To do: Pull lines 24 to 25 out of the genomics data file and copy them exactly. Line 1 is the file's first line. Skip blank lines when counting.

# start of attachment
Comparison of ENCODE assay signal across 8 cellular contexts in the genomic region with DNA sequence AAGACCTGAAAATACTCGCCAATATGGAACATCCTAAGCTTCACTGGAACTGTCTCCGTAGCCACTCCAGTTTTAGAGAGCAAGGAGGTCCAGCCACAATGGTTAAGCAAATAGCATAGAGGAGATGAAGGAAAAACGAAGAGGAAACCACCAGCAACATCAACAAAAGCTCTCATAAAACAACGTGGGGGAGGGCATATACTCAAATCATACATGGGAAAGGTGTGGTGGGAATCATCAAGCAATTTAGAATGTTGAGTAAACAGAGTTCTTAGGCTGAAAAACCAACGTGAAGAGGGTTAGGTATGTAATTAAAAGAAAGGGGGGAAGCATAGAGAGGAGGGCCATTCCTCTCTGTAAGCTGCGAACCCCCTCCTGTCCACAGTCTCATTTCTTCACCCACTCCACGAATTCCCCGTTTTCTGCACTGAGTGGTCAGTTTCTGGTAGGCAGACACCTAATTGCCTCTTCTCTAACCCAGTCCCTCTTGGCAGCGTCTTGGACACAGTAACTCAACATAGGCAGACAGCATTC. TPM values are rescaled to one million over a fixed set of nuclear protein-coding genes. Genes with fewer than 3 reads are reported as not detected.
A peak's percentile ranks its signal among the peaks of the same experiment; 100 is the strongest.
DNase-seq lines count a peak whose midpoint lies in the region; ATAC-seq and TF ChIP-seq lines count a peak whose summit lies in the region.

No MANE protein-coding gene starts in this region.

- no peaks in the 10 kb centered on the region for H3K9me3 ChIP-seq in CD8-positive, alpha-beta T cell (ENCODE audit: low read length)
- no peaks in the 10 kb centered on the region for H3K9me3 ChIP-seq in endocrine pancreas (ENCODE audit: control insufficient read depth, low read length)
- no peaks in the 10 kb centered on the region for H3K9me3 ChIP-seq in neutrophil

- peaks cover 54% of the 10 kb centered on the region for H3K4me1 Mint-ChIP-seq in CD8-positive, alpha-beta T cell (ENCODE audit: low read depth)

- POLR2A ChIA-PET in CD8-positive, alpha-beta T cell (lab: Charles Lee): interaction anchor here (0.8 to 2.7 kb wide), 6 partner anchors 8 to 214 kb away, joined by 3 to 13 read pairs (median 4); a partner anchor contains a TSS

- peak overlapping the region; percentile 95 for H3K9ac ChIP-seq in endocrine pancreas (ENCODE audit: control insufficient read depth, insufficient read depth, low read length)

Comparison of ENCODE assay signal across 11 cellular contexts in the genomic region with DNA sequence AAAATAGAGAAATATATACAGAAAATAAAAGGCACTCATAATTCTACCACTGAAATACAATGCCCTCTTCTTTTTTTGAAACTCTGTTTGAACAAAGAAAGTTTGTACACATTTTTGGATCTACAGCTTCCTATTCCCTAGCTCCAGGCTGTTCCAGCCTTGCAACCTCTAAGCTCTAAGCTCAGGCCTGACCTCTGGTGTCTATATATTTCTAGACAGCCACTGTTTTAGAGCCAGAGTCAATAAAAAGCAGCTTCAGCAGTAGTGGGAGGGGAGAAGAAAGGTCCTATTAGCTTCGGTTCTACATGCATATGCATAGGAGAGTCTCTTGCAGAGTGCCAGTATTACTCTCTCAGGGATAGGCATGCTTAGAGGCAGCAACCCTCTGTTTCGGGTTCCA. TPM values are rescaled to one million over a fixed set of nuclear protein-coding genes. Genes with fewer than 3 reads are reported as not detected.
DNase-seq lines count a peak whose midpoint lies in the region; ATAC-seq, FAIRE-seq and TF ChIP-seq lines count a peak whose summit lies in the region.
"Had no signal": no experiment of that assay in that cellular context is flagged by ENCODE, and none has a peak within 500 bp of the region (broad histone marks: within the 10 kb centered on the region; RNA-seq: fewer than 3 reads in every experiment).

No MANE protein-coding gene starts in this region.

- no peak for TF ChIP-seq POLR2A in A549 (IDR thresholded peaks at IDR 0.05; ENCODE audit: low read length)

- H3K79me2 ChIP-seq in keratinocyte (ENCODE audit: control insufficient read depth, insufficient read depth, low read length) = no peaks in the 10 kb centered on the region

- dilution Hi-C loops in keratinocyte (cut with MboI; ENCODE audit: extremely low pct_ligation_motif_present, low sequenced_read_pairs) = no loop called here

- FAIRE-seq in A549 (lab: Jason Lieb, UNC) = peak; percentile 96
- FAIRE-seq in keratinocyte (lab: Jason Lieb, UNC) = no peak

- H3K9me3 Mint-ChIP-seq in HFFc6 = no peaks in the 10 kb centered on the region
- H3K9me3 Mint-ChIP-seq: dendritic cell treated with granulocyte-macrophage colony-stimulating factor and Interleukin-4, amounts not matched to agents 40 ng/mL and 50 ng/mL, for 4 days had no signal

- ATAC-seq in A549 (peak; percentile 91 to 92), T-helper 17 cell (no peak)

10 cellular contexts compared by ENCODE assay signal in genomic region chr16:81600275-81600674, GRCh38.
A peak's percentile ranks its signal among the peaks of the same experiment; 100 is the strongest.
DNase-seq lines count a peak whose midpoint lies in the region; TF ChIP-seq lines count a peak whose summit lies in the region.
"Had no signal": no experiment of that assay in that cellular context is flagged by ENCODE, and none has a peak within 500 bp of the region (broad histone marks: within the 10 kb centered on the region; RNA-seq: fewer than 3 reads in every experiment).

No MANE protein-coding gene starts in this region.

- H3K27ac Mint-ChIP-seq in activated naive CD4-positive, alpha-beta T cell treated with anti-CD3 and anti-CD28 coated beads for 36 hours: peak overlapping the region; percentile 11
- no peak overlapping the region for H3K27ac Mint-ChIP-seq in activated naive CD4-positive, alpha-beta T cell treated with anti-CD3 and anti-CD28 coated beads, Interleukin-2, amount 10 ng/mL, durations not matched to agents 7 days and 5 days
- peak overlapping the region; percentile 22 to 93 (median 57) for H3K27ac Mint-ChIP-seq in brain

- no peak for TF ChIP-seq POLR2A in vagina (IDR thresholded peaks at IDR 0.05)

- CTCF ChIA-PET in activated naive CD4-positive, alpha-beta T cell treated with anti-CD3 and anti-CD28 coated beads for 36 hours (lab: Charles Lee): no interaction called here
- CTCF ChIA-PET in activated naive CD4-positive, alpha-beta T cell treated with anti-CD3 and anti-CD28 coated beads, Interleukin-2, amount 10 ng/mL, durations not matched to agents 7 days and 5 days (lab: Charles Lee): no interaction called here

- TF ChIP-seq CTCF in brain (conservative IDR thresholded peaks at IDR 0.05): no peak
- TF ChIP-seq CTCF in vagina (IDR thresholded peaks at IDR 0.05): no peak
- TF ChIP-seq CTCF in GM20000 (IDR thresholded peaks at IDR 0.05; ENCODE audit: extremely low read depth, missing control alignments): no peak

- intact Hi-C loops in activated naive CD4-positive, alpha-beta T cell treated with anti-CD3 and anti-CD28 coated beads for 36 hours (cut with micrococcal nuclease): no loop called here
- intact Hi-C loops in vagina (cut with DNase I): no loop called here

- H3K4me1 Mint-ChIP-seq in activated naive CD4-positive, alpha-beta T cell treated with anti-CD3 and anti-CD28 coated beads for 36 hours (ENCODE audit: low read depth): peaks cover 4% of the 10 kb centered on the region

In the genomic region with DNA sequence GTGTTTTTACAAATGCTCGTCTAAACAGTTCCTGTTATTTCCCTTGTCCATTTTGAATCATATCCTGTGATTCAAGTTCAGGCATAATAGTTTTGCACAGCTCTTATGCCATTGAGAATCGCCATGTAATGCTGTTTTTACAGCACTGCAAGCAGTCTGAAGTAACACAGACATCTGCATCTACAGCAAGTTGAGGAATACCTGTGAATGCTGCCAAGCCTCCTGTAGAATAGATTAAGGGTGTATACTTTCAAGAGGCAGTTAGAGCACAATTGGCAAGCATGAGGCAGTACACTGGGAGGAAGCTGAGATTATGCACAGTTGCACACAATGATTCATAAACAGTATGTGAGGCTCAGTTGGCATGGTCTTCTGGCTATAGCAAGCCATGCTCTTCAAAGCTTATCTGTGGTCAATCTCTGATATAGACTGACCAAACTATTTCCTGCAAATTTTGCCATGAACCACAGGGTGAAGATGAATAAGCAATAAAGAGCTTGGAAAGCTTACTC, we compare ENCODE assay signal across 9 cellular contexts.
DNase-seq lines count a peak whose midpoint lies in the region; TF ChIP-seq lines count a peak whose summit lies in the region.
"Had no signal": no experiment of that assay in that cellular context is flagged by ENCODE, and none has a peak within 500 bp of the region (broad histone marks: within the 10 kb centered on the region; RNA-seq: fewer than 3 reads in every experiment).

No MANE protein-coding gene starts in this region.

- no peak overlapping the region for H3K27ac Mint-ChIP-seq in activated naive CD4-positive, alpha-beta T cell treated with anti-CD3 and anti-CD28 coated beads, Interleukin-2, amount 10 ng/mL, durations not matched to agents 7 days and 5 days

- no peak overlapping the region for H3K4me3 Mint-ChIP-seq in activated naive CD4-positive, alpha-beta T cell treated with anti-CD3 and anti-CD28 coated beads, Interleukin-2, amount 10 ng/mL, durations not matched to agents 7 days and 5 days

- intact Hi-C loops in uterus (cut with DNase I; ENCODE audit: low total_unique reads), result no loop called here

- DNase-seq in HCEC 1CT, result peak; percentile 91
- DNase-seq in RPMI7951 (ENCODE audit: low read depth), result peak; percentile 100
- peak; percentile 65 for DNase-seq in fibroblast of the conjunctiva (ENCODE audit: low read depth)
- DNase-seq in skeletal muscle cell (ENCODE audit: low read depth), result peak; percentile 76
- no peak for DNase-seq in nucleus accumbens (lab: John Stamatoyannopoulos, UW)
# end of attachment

A peak's percentile ranks its signal among the peaks of the same experiment; 100 is the strongest.
DNase-seq lines count a peak whose midpoint lies in the region; TF ChIP-seq lines count a peak whose summit lies in the region.